March '20

For the Business of Apparel Decorating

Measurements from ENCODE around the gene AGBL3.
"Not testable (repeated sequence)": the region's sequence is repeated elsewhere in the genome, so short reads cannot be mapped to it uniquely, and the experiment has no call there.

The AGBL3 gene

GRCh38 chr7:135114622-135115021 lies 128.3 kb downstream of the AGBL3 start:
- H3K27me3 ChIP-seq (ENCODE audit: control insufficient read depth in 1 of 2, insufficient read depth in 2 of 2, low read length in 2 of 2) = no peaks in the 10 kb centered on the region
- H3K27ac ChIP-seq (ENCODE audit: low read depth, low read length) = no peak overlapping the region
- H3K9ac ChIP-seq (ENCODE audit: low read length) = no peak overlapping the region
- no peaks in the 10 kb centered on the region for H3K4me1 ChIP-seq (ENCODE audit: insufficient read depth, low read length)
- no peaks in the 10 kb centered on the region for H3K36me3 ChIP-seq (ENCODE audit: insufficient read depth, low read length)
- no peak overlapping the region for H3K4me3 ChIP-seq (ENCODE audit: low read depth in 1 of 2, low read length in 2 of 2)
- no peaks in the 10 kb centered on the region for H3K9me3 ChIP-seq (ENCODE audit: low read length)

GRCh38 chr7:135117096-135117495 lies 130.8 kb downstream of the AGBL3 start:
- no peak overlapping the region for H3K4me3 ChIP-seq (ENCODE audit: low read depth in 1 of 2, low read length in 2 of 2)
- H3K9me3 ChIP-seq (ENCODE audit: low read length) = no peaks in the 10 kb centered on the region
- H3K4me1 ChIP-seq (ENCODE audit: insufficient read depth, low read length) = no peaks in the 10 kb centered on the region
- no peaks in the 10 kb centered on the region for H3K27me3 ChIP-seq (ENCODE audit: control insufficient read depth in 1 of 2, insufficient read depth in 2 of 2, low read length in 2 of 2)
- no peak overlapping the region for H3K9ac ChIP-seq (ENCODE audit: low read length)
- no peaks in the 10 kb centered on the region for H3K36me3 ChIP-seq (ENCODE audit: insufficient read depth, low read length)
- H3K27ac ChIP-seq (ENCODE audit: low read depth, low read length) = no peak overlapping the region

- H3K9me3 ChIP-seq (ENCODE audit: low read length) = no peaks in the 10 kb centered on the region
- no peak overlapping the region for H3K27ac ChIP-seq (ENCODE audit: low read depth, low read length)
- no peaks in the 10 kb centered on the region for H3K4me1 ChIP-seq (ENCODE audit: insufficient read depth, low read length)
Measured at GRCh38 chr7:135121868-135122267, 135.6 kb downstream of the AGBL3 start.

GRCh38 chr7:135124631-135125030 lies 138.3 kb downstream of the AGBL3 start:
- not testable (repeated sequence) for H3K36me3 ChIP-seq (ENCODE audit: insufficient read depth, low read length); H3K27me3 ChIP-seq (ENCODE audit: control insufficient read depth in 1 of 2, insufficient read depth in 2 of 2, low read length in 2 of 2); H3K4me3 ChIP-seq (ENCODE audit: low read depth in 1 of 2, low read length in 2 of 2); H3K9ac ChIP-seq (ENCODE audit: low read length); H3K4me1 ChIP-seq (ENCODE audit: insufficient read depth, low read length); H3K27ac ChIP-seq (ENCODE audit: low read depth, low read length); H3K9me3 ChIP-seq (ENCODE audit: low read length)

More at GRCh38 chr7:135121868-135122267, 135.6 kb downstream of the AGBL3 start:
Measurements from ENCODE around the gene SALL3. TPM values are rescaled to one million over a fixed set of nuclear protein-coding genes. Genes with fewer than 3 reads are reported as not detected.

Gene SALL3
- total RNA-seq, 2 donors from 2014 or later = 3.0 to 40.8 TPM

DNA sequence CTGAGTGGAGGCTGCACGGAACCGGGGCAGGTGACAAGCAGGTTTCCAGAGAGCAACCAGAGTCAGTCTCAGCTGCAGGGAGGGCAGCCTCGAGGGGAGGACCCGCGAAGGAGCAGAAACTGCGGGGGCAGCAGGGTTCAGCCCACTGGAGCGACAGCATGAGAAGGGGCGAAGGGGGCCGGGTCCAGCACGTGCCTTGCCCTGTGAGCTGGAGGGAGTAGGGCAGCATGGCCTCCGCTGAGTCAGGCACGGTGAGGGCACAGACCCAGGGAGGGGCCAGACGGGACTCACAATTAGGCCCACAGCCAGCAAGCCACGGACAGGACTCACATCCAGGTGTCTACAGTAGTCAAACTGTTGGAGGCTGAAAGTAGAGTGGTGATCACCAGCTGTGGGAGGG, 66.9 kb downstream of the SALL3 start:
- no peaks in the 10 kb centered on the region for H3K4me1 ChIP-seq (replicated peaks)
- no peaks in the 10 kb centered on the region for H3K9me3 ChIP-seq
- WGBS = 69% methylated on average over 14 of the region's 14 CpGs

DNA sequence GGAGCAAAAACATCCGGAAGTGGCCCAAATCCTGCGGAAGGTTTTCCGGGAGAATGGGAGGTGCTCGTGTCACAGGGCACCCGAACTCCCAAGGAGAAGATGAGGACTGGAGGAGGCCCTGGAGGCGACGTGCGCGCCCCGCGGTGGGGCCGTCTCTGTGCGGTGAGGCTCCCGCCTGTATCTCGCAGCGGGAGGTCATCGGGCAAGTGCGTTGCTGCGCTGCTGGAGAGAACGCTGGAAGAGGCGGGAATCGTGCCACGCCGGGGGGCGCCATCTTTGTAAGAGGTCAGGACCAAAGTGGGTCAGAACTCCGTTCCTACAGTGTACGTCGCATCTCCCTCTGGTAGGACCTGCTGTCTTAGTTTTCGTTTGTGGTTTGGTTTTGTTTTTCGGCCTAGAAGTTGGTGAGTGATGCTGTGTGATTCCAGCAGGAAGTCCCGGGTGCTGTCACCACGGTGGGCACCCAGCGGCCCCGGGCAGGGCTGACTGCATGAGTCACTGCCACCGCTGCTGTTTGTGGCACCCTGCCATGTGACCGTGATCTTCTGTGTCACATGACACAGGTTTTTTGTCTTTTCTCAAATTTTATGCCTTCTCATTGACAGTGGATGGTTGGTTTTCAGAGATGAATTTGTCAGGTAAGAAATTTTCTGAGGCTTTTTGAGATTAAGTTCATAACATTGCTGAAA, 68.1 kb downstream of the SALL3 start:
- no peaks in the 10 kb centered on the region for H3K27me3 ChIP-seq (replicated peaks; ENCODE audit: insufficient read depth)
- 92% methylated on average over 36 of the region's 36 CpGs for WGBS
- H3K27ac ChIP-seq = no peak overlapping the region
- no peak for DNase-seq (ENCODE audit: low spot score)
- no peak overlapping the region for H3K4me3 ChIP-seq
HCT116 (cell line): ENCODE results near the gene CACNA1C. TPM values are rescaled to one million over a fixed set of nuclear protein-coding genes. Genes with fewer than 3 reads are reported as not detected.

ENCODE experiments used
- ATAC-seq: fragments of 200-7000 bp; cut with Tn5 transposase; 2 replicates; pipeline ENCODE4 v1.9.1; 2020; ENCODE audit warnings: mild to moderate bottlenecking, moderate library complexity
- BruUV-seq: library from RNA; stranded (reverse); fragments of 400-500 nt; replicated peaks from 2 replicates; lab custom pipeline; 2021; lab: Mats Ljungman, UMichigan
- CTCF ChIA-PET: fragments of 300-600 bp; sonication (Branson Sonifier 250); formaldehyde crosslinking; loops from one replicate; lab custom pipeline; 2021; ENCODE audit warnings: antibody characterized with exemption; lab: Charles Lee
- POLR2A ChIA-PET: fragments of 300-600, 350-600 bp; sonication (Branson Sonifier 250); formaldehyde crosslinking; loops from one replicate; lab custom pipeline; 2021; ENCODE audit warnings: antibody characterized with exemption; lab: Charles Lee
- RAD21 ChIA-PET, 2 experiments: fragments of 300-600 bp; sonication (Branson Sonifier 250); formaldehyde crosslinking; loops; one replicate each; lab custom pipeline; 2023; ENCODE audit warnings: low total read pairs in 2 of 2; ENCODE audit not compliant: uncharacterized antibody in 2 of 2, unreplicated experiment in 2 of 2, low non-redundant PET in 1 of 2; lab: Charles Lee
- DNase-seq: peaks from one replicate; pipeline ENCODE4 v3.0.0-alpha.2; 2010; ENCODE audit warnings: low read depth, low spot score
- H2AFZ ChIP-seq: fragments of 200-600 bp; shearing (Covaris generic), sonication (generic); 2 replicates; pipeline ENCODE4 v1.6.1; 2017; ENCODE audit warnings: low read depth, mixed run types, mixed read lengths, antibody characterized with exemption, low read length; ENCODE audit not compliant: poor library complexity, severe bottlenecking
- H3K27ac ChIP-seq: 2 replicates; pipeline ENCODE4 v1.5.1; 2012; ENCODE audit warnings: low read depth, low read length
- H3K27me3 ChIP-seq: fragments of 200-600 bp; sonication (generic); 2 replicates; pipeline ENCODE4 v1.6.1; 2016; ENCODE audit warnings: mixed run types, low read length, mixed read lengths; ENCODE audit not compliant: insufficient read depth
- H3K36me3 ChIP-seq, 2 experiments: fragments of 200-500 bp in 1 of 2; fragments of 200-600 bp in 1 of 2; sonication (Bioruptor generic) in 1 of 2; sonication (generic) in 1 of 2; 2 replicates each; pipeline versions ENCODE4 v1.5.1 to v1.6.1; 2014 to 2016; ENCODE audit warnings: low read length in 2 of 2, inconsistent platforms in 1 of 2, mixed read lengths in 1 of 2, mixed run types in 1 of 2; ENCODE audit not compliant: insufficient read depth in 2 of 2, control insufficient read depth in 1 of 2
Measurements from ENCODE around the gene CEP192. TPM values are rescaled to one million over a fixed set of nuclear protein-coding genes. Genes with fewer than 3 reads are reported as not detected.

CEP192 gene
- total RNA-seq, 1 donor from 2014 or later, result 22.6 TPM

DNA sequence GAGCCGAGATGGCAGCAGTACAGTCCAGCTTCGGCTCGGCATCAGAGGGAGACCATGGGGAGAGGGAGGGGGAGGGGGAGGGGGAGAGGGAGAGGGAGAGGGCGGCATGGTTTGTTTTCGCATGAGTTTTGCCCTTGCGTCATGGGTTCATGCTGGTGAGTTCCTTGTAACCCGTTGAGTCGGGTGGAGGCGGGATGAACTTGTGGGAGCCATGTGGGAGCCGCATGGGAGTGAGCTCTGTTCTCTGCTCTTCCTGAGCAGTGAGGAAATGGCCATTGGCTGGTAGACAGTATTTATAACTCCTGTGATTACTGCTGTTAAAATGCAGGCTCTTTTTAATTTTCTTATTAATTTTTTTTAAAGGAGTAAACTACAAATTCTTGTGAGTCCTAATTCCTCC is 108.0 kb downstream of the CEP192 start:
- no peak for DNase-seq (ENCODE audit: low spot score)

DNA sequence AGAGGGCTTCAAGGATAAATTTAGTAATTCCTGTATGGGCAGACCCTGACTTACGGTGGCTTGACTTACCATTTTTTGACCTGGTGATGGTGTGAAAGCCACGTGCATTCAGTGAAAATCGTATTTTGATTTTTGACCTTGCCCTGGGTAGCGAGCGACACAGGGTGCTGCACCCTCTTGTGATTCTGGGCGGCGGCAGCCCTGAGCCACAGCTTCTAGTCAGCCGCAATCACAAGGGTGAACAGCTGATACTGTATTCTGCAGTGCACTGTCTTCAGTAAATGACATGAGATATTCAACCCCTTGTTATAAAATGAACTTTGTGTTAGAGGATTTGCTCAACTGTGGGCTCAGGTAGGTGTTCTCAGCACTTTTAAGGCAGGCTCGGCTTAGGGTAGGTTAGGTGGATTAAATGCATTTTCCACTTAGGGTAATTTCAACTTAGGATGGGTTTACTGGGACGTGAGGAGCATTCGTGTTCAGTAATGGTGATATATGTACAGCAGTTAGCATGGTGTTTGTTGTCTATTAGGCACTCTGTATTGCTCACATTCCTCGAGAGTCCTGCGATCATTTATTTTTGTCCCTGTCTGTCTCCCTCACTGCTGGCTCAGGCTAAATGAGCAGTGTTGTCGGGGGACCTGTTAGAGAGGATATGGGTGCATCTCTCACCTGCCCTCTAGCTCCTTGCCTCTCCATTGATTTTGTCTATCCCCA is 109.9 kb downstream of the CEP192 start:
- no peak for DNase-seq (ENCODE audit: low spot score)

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2 0 2 0 M A R C H P R I N T W E A R 1 3 finger-pointing (anger) will not reverse the root cause of the problem. Also anticipate that you will try to alleviate the condition through horse-trading and compromise with healthier factions within the business (bargaining) or allow the effect of the prob- lem to consume your every thought and deed, paralyzing you into non-action (de- pression). The first four stages are normal and necessary in order to break through to a comprehensive problem analysis and "treatment" plan. Some commonly found "cancers" lurking within decorated-apparel businesses these days include: • Not dedicating enough time to pros- pecting, and to building and keeping the sales pipeline full of promising and profitable opportunities • Taking convenient short cuts in the production process that result in higher than acceptable reject rates at the end of the line • A steady and/or significant decrease in cash flow through the business (e.g. nonchalant collection practices and too liberal of credit terms) • Ignoring the competition and resting on your laurels technologically • Failure to set key business goals and consistently measure progress made • Reducing personal contact with cus- tomers and prospects and failing to re- main appraised of their strongest unmet needs and unfulfilled desires Before I began chemo and radiation therapies, my oncologists put me through a battery of tests and procedures. Among them, I had a bone marrow biopsy and car- diogram to see if my body would be able to withstand the treatment and to see how widespread the disease had become. Like- wise, once you detect an "unfavorable con- dition" within your business, take the time to determine how pervasive the problem is and whether the organization will be able to tolerate the side effects of various possible cures. If you've attempted what has been suggested thus far in this article, you should now be able to design a solution. Of course, the solution will involve change. There is an old Chinese say- ing that the definition of insanity is doing the same things over and over again and expecting a different/better outcome. You can ill-afford to continue to do what you've always done. And don't kid yourself: The treatment will have side effects, sometimes serious ones. Whatever solution is prescribed for your corporate condition, do not expect it to be pain- less, without costing valuable resources of time, money, personnel, and so on. So once new practices are implemented, don't abandon the solution at the first sign of discomfort. Don't fight the treatment, embrace it. Educate your team of the potential fallout or obsta- cles they will need to endure and overcome. Utilize tolerance as a medication to ease a minor setback or two. Keep spirits high, so that your company will be able to weather this storm and triumph over it. Focus on the goal: to eradicate the debilitating condition, whatever specific one it is for your business, once and for all. Adopt an attitude of laughing in the face of adversity and trust that the well-thought-out, time-tested, proven treatment plan you've selected will eventually pay huge dividends, if carried out to its conclusion. ONCE VICTORIOUS, HOLD THE GAINS Recently, I read an online news item written by a prostate-cancer survivor entitled "The cancer's gone, so where's my confidence?" In it he wrote that after he was given a clean bill- of-health, he discovered he'd become indecisive over the smallest things, a general sense of dread washed over him, and he felt nagging visions of spectacular failures at work and in life. I can relate to his experience. There's no accounting for the toll cancer and its treat- ment takes on one's mind and self-confidence. Logically, a business organization that has claimed victory over a nemesis may want to assess the lasting and on-going effects of its ordeal. Passage through a difficult time is a significant emotional event in the life of such an organization. Think of what The Boeing Company will need to deal with, if and when it emerges from its 737 MAX aircraft soft- ware and safety catastrophe. Once you walk through the fire, make permanent the changes you know you need to make to reduce the chances of ever having to face the same dilemma again. Call it holding the gains. In my case, I believe I've smoked my last cigar. My eating and drinking habits have been altered dramatically. My new work habits, spirituality, and perspective on my own mortality have, I believe, made me into a better man. Plan to celebrate your business's success in the same way. One way to do so is to begin to study and tackle the next most important area for improvement. Another is to "pay it forward," publishing your solution so that other organizations facing similar circumstances don't have to reinvent their similar wheels. Regardless, keep moving ahead. Spend little to no time looking backward—dwelling on what could have been—except to remind yourself not to revert to your misguided ways. Take it from someone who's been there: Your return on this investment will be tenfold. Good luck and good health! PW Vince DiCecco is a dynamic and sought-after seminar speaker and author with a unique perspective on business development and management subjects, primarily in the decorated and promotional apparel industries. With over 20 years of experience in sales, marketing, and training, he is presently an independent consultant to various apparel decorating businesses looking to improve profitability and sharpen their competitive edge. Visit his new website at, and send email to

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